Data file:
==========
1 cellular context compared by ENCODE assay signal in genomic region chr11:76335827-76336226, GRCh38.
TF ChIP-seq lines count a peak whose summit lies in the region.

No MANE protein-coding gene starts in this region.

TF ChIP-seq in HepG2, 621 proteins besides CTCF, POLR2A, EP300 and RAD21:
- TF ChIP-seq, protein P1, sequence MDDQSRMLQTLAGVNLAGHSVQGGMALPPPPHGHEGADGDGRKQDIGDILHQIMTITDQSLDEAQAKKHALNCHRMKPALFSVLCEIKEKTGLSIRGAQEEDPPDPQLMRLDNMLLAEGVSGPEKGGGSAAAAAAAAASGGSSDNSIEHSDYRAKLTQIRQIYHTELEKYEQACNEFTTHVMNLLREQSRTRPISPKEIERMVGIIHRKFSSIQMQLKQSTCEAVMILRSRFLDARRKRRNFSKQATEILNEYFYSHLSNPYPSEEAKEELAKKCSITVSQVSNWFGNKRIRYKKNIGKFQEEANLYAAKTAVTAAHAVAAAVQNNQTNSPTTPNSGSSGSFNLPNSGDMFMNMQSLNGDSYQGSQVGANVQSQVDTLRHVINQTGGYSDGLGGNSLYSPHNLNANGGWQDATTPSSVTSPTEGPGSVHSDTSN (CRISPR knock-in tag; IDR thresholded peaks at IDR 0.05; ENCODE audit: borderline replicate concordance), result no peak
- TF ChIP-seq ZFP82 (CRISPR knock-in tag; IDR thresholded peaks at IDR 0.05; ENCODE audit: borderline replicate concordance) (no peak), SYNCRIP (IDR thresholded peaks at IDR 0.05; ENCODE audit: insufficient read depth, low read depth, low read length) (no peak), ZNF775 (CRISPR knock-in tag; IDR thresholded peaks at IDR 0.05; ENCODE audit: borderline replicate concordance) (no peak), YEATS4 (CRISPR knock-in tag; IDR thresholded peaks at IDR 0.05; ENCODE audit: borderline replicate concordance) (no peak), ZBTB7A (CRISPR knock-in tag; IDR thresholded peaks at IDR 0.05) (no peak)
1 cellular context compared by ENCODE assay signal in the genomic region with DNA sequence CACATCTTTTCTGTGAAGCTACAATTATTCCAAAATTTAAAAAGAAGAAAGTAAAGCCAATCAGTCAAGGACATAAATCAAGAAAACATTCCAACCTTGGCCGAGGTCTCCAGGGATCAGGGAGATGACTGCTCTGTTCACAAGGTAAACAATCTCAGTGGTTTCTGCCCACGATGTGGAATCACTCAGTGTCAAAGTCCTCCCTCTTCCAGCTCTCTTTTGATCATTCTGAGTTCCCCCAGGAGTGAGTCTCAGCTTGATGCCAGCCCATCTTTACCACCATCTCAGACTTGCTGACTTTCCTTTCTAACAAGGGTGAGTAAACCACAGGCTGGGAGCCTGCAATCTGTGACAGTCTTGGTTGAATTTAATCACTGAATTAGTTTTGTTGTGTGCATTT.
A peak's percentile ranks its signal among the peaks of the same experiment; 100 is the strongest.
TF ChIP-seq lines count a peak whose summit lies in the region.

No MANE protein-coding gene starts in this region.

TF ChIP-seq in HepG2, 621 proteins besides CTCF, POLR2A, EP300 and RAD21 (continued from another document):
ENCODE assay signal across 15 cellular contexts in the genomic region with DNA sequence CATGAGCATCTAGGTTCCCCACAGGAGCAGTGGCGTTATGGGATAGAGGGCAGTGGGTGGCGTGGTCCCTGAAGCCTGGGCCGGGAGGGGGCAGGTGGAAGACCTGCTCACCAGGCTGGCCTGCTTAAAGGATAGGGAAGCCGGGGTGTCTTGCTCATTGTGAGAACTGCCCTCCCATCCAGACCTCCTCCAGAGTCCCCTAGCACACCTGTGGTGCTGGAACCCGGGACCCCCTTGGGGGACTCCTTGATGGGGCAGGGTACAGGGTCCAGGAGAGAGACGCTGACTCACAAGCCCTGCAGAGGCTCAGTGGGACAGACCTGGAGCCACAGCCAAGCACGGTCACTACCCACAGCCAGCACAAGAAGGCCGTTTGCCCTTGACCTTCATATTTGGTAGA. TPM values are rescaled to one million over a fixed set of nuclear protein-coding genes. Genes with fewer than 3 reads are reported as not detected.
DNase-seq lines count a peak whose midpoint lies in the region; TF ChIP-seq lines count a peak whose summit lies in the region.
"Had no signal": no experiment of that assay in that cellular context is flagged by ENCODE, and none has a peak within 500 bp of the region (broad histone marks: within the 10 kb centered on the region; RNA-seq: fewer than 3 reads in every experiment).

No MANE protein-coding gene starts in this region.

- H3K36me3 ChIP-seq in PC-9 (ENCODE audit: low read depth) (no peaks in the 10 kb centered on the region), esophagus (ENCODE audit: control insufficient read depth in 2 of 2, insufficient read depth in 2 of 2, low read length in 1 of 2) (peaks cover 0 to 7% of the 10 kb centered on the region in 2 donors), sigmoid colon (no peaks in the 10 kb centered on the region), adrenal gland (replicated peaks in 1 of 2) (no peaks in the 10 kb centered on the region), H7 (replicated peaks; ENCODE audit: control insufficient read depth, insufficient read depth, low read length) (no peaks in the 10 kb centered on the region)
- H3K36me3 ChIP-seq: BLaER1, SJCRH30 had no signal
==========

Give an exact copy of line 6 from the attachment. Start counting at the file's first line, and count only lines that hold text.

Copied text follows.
- TF ChIP-seq ZFP82 (CRISPR knock-in tag; IDR thresholded peaks at IDR 0.05; ENCODE audit: borderline replicate concordance) (no peak), SYNCRIP (IDR thresholded peaks at IDR 0.05; ENCODE audit: insufficient read depth, low read depth, low read length) (no peak), ZNF775 (CRISPR knock-in tag; IDR thresholded peaks at IDR 0.05; ENCODE audit: borderline replicate concordance) (no peak), YEATS4 (CRISPR knock-in tag; IDR thresholded peaks at IDR 0.05; ENCODE audit: borderline replicate concordance) (no peak), ZBTB7A (CRISPR knock-in tag; IDR thresholded peaks at IDR 0.05) (no peak)